Why is this discussion so important? It’s important because as America transitions from a policy of cannabis prohibition to one of legalization, reformers must be ready and willing to engage in serious conversations with lawmakers and the public regarding the enactment and imposition of appropriate regulations guiding cannabis’ consumption, production, and distribution. Ideally, the facts surrounding marijuana’s unique and exceptional safety profile relative to other legally available substances must drive this conversation. Regulators are unlikely, at least at first, to accept legalizing cannabis without imposing significant regulations upon it. It is the job of reformers to see to it that these regulations are not overly burdensome to the adult cannabis consumer and that they do not inadvertently foster a lucrative grey market.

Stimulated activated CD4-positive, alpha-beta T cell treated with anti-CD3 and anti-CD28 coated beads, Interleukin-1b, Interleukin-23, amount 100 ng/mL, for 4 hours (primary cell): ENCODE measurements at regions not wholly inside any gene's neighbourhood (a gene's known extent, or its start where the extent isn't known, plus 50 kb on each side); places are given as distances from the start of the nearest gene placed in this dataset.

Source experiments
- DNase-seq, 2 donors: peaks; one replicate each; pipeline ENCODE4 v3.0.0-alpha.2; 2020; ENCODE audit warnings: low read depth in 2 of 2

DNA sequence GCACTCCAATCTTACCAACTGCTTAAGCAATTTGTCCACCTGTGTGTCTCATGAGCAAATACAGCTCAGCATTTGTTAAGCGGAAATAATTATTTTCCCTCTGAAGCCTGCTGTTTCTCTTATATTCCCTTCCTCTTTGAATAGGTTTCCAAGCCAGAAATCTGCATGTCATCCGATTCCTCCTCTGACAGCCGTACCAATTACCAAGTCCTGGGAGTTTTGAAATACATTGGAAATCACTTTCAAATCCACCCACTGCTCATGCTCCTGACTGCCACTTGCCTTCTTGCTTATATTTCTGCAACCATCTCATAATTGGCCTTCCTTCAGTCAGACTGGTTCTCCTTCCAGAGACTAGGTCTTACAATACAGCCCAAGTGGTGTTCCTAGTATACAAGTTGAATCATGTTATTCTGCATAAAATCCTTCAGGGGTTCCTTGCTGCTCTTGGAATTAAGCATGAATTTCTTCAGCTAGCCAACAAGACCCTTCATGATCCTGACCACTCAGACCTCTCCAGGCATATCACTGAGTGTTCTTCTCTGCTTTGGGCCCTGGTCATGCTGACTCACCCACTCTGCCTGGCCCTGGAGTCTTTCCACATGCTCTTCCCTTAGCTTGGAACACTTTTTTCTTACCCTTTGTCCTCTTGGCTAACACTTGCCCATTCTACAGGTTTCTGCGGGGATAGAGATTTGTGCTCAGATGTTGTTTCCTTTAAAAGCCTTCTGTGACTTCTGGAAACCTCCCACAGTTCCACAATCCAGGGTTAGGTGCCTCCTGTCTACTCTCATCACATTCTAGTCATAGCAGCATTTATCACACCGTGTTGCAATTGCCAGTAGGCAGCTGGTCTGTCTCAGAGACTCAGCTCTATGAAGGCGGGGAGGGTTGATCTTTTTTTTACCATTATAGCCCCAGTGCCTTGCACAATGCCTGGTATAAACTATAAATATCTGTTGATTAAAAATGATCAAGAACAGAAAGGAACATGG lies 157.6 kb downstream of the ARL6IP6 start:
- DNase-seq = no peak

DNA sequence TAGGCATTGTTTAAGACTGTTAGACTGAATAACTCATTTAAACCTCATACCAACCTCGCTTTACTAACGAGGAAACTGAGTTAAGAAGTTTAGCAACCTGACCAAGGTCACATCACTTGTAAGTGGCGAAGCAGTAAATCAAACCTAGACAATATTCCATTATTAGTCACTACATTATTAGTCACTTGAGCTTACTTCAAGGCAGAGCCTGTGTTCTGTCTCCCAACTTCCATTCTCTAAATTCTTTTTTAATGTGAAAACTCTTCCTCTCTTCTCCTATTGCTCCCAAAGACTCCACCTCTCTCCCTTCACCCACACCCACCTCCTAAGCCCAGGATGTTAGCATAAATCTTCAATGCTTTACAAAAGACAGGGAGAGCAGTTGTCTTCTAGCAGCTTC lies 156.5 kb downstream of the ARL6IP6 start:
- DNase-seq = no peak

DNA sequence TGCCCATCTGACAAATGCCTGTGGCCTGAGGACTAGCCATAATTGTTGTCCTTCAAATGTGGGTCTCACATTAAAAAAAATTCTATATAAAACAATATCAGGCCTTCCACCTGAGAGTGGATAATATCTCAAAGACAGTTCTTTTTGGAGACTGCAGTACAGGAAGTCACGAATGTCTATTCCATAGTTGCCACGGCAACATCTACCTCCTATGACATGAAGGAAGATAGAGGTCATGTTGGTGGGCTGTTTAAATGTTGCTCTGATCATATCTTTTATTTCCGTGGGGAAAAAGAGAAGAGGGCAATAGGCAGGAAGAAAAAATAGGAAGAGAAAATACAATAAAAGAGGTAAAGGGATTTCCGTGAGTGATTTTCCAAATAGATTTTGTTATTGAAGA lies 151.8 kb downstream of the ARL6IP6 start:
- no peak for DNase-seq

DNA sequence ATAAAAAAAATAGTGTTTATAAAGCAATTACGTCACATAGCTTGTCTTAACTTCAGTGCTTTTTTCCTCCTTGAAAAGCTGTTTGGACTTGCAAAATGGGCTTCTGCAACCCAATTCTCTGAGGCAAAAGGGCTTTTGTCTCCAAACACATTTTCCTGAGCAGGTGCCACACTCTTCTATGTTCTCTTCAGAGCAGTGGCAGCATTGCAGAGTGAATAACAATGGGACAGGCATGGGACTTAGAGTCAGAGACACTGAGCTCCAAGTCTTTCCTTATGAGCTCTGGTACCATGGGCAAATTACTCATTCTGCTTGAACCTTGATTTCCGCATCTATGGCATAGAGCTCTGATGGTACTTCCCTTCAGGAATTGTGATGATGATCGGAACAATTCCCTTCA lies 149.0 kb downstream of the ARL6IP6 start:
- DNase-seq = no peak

As a consumer lobby, NORML is accepting of proposed regulations that are intended to benefit the adult cannabis user. These potentially include: the enactment of regulations regarding retail product testing for purity and potency, some level of product standardization (again, this would be applicable to commercially produced and distributed cannabis only), the imposition of state or local licensing requirements for commercial producers, guidelines governing how the product may or may not be marketed publicly, the imposition of labeling requirements regarding concurrent use of the product with other psychotropic substances, warning labeling regarding cannabis’ influence of psychomotor performance, and/or labeling requirements specific to substance’s potential risks among certain subpopulations who may be more prone to risks (such as those with a history of mental illness or psychiatric disorders). The enactment of some or all of these regulations would better inform the prospective cannabis consumer, be consistent with those governing similar products in the marketplace, and would be in accordance with the plant’s relatively low risk potential.